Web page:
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Senators Should Object to Ohio Vote

This Thursday in Washington Rep. John Conyers (D-Mich.), the senior minority member of the House Judiciary Committee, will formally object to the counting of the Ohio electoral vote in the 2004 presidential election. If any senator joins him, the counting of the vote is suspended and the House and the Senate must convene separately to hear the objections filed, and to vote on whether to accept them.

The grounds for the objections are clear: The irregularities in the Ohio vote and vote count are widespread and blatant. If the Ohio election were held in the Ukraine, it would not have been certified by the international community.

In Ohio, the gulf between exit polls and counted votes is vast and glaring. Blatant discrimination in the distribution of voting machines ensured long lines in inner-city and working-class precincts that favored John Kerry, while the exurban districts that favored President Bush had no similar problems.

Systematic efforts were made to suppress and challenge the new voters in Kerry precincts, whether students or African Americans. Some precincts were certified with more votes than the number registered; others were certified with preposterously low turnouts. Voting machines, produced by a company headed by a vowed Bush supporter, provide no paper record. Ohio's secretary of state, the inappropriately partisan head of the state's Bush campaign, has resisted any systematic recount of the ballots.

The systematic bias and potential for fraud is unmistakable. An in-depth investigation is vital – and the partisan secretary of state has opposed it every step of the way. In this context, Conyers and his colleagues in the House are serving the nation's best interests in demanding an investigation of the irregularities in Ohio, and objecting to business as usual in counting the vote.

If Harry Reid, the new leader of the Democratic minority in the Senate, has any sense, he will lead members of the caucus to support their colleagues from the House and demand a debate that will expose the irregularities in Ohio. If Kerry wants to establish his continued leadership, he will stand first to join with Conyers and demand a debate.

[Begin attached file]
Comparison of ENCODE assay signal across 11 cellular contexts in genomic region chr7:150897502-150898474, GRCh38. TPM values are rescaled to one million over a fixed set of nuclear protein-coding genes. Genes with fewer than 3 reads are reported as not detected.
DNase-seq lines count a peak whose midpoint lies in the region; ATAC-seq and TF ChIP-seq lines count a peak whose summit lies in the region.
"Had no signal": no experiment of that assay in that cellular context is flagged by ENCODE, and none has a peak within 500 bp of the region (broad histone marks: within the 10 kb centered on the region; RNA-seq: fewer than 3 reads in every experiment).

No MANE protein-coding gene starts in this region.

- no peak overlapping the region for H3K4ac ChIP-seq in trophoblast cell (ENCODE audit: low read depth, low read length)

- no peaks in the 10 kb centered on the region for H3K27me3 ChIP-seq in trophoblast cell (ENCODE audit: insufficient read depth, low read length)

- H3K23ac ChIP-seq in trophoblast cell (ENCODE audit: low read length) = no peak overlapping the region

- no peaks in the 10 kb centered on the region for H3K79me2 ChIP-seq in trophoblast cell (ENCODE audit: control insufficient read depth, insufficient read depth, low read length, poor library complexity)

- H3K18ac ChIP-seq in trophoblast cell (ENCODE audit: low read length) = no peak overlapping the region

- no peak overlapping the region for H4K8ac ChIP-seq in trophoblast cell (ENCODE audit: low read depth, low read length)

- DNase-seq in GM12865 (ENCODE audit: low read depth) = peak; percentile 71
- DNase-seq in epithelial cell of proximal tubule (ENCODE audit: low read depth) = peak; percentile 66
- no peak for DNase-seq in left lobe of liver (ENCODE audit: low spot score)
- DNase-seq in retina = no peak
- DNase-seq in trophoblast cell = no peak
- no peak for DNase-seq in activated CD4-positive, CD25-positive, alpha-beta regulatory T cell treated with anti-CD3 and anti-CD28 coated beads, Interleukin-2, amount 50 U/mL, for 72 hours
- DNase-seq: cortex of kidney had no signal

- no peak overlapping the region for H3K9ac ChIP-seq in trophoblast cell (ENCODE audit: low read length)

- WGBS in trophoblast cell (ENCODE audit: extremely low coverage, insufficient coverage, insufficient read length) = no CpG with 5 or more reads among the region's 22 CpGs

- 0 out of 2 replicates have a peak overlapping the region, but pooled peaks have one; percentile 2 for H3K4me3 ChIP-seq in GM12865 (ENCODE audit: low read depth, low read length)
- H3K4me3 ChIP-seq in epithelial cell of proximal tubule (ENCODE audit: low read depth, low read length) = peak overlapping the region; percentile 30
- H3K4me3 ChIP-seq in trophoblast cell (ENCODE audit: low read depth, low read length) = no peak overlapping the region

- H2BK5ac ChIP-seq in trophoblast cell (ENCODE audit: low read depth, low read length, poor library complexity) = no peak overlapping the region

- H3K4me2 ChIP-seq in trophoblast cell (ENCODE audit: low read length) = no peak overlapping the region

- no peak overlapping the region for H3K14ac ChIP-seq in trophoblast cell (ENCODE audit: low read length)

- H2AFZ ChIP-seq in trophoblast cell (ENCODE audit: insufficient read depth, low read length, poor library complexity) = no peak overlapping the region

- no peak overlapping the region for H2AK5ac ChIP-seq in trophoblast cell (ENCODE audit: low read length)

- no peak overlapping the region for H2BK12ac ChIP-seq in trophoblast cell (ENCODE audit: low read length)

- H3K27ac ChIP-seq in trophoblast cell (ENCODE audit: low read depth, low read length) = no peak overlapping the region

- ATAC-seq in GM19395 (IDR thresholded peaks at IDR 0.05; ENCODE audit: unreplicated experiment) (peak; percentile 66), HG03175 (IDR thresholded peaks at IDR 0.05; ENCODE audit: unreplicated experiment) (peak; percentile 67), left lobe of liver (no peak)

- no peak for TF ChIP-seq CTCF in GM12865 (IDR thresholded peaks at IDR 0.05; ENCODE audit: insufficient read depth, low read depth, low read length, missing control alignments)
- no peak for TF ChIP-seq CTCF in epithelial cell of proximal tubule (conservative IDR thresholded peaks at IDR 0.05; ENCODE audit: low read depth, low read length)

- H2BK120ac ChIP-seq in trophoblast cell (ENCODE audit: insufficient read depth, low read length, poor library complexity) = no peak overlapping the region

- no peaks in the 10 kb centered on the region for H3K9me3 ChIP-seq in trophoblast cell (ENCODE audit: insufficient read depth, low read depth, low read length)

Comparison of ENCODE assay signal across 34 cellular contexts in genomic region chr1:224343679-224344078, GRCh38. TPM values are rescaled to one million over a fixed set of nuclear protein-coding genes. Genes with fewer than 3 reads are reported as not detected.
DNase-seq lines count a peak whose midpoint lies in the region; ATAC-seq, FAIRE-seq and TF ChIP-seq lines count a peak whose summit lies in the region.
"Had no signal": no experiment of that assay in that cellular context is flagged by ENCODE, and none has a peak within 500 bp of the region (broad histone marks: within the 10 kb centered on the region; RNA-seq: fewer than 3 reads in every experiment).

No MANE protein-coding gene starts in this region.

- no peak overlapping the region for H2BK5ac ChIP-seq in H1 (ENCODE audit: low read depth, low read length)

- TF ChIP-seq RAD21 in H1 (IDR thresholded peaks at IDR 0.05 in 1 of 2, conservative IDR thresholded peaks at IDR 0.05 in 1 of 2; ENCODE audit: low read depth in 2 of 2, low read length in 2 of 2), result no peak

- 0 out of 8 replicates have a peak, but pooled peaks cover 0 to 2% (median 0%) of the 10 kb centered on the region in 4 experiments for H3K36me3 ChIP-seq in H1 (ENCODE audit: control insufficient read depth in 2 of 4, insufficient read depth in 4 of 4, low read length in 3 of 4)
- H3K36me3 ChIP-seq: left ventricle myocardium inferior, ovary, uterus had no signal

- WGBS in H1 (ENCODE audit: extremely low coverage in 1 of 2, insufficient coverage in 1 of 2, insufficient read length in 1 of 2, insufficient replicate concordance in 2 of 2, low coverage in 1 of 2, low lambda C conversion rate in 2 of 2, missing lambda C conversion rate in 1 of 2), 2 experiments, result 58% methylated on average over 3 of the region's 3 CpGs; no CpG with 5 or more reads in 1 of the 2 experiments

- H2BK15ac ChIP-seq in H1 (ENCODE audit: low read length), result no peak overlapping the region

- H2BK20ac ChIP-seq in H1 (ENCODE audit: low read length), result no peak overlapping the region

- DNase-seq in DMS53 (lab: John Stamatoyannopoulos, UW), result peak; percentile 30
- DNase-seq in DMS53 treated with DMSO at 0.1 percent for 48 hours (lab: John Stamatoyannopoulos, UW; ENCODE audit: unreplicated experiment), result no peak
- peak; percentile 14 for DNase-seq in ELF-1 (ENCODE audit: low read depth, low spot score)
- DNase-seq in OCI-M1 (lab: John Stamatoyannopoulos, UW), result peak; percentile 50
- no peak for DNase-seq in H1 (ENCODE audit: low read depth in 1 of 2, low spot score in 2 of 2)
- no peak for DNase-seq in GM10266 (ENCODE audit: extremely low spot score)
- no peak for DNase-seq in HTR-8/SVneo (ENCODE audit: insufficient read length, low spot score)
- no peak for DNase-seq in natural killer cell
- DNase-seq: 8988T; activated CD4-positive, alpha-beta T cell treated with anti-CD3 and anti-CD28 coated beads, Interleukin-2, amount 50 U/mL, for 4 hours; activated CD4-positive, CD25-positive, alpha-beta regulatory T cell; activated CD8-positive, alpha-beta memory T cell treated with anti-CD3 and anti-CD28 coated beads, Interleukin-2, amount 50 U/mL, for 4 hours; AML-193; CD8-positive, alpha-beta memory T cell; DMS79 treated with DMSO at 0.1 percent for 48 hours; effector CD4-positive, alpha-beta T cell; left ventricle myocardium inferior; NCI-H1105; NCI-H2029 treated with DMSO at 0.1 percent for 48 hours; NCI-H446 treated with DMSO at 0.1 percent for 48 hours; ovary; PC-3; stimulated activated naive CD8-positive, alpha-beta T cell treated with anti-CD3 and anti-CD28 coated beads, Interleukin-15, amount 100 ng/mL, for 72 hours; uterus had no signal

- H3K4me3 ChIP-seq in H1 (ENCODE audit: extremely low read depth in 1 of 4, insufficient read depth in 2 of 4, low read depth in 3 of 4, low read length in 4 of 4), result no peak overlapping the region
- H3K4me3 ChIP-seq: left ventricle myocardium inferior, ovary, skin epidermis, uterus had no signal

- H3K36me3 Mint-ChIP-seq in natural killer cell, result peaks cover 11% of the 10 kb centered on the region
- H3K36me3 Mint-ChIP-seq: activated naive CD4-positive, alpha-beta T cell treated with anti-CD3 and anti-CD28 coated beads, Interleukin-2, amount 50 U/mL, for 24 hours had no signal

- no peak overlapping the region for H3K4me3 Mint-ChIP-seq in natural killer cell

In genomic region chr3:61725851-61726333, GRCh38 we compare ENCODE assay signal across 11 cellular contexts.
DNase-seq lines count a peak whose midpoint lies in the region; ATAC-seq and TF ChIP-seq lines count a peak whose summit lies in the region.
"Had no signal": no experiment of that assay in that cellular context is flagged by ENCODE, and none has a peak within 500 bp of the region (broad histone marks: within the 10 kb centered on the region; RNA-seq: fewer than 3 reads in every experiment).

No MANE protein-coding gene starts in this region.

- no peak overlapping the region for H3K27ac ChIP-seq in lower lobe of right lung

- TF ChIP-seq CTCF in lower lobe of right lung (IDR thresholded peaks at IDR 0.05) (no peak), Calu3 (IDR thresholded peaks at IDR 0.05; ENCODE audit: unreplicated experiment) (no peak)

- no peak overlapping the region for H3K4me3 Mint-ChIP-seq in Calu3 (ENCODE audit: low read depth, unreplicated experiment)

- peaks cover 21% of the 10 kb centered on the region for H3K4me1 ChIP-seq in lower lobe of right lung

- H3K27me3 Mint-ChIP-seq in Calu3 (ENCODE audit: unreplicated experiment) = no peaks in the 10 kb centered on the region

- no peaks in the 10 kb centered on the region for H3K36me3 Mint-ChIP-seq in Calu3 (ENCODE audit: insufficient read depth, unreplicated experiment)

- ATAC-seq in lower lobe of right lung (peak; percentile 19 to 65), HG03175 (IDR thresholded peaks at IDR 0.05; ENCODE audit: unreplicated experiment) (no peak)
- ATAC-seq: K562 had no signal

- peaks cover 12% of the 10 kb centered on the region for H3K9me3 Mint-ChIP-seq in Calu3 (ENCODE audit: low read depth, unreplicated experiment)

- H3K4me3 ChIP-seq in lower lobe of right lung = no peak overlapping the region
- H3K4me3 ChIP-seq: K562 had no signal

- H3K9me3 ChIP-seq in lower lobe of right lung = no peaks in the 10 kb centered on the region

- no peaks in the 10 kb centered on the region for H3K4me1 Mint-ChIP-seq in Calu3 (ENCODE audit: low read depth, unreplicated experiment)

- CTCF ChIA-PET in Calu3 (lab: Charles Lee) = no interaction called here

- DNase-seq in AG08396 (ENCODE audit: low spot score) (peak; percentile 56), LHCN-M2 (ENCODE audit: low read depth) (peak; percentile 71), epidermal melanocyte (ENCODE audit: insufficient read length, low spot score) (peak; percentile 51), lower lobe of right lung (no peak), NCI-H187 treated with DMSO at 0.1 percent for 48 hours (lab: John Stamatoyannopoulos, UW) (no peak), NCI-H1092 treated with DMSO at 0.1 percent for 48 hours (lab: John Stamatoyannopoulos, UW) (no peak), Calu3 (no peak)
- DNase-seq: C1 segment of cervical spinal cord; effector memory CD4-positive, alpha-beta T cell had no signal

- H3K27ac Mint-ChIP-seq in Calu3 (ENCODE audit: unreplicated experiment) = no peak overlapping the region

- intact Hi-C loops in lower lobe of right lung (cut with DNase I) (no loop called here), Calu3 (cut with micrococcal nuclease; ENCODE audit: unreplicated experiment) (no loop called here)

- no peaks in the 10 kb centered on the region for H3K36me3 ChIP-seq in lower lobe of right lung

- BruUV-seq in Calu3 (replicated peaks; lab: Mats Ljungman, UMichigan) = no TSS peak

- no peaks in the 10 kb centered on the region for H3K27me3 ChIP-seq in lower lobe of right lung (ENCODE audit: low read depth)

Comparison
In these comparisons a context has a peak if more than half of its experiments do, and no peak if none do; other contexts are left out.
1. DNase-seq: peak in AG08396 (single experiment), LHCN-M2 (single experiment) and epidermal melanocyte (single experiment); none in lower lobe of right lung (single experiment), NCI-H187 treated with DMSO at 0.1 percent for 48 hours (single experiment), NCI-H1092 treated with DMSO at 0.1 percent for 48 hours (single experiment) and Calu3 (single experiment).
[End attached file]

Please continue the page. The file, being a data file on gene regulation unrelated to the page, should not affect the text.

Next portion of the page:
Will the debate overturn the outcome of the election? That is doubtful, although the irregularities in Ohio suggest that Kerry may well have won if a true count could be had. But the debate is vital anyway. This country's elections, each run with different standards by different states, with partisan tricks, racial bias, and too often widespread incompetence, are an open scandal.

We need national standards to ensure that we get an honest count across the country. National standards, accompanied by a constitutional amendment to guarantee the right to vote for all Americans, will be passed only if leaders in the Congress refuse to close their eyes to the scandal, and instead stop business as usual.

Conyers, Reid and Kerry will face harsh criticism for violating what might be called the Nixon precedent. When Kennedy beat Nixon by a few thousand votes in an election marked by irregularities in Illinois and Texas, Nixon chose not to challenge the result. Gore essentially followed that rule after the gang of five in the Supreme Court disgraced themselves by stopping the vote count in Florida. But the effect of the Nixon precedent is to provide those who would cheat with essentially a free pass. Particularly when the state officials are partisans, they can put in the fix with little fear of exposure so long as they win.

So Conyers will step up, accompanied by other courageous members of the House. They will object to the count and demand a debate. To force that debate, they need only one member of the Senate to join them. Reid should lead the entire caucus to join them. Kerry should stand alone if necessary to demand clean elections in America.

If America is to be a champion of democracy abroad, it must clean up its elections at home. If it is to complain of fraudulent and dishonest election practices abroad, it cannot condone them at home. But more important, if our own elections are to be legitimate, then they must be honest, open, with high national standards.

The time has come to stand up for clean elections, and to let it be known that massive irregularities will not go unchallenged.

This piece originally appeared in the Sun Times.